Builders Engage Policymakers in Supply Chain Roundtable
Sens. Jerry Moran (R-Kan.) and Jeanne Shaheen (D-N.H.) hosted a virtual home building supply chain roundtable yesterday with Commerce Sec. Gina Raimondo to address disruptions that have resulted in soaring construction costs.
The meeting follows the White House summit prompted by NAHB last month that also sought solutions for rising material prices and supply shortages.
During the meeting, representatives from the home building supply chain, including NAHB member Tommy Bickimer, president of Bickimer Homes and vice president of the Kansas City HBA, discussed the impact of these challenges.
“As the cost of building materials has skyrocketed, we have reluctantly had to share the burden with our buyers under contract. When the price of a new home increases by $1,000, 1,238 Kansas City area families are priced out of the market. So the stakes are high,” said Bickimer. “I’m grateful that Sec. Raimondo and Sens. Shaheen and Moran are treating this as the critical issue that it is for new home buyers across the country.”
In addition to the rising cost of material prices, participants also discussed the impact of the labor shortage on home building. Moran joined a growing group of lawmakers calling for action on the lumber issue, and delivered a Senate floor statement in May calling for the elimination of lumber tariffs and an increase in the production of domestic lumber.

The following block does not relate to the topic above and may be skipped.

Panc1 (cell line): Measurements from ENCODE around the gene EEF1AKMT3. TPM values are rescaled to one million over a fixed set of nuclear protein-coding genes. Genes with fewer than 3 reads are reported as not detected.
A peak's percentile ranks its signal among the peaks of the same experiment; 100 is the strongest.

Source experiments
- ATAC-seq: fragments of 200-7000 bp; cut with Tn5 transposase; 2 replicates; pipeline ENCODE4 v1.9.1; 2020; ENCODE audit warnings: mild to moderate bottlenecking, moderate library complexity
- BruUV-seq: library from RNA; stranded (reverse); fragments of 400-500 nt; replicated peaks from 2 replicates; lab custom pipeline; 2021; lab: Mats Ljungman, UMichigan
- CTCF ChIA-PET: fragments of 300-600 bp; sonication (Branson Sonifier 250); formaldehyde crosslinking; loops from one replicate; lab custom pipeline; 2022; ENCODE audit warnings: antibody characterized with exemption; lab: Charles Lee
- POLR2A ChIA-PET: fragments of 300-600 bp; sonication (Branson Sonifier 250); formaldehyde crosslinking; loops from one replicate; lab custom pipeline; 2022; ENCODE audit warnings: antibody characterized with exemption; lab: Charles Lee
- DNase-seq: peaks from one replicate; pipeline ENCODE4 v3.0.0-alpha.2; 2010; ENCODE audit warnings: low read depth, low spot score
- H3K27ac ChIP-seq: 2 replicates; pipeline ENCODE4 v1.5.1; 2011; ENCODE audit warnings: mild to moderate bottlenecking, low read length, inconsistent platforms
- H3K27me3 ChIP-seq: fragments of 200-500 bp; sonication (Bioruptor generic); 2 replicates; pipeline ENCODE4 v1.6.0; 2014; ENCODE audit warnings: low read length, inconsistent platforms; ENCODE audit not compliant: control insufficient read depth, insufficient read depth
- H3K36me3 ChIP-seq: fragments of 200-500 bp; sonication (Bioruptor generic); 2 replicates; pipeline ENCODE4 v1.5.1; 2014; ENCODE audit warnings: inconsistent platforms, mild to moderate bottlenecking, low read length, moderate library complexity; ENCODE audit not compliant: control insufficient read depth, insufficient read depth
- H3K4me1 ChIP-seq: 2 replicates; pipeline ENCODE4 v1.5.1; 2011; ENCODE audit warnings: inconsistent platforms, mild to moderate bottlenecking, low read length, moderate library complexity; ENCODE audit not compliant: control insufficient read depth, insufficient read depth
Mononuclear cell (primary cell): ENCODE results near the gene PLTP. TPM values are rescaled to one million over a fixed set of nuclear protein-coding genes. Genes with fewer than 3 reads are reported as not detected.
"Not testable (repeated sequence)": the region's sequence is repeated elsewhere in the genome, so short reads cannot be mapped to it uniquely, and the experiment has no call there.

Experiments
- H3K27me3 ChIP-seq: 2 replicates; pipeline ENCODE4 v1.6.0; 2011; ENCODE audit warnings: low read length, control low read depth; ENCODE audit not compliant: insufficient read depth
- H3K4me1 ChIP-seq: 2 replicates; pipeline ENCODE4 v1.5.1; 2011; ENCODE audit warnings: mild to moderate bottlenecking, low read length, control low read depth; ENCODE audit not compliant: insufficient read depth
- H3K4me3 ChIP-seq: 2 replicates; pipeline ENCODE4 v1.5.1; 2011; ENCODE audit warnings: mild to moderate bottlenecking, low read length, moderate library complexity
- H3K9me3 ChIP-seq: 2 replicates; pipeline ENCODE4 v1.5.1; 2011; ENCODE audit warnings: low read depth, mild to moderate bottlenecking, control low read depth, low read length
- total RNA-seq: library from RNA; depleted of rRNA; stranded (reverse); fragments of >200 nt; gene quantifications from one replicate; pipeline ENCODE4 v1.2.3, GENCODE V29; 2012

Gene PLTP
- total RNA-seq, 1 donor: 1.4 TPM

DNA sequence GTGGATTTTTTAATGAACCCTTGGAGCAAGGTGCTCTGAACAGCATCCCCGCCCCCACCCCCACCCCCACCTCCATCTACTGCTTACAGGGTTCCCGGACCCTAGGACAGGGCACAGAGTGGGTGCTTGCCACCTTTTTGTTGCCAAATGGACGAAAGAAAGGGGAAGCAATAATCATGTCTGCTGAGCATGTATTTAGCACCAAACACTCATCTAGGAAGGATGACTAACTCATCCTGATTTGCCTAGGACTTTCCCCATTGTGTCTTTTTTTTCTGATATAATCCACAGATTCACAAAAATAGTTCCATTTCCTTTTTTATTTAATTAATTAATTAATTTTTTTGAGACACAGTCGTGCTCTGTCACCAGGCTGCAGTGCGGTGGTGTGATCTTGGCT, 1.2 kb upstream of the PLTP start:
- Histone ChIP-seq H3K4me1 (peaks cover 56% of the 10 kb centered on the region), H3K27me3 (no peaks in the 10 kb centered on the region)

Moran and Shaheen also sent a joint letter in May to U.S. Trade Representative Katherine Tai calling for a resolution to the lumber trade dispute with Canada and the elimination of tariffs on Canadian softwood lumber.
“The volatility in the lumber market is pricing hundreds of thousands of potential home buyers out of achieving the American dream of homeownership,” said Moran. “Supply chain shortages caused by the pandemic have driven up the price of building and buying homes, and the threat of increasing countervailing duties on certain lumber imports from Canada threaten to exacerbate the situation.”
While framing lumber prices have dropped in recent weeks, overall prices of wood products used in home building continue to soar, and supply chain issues delay projects and raise costs.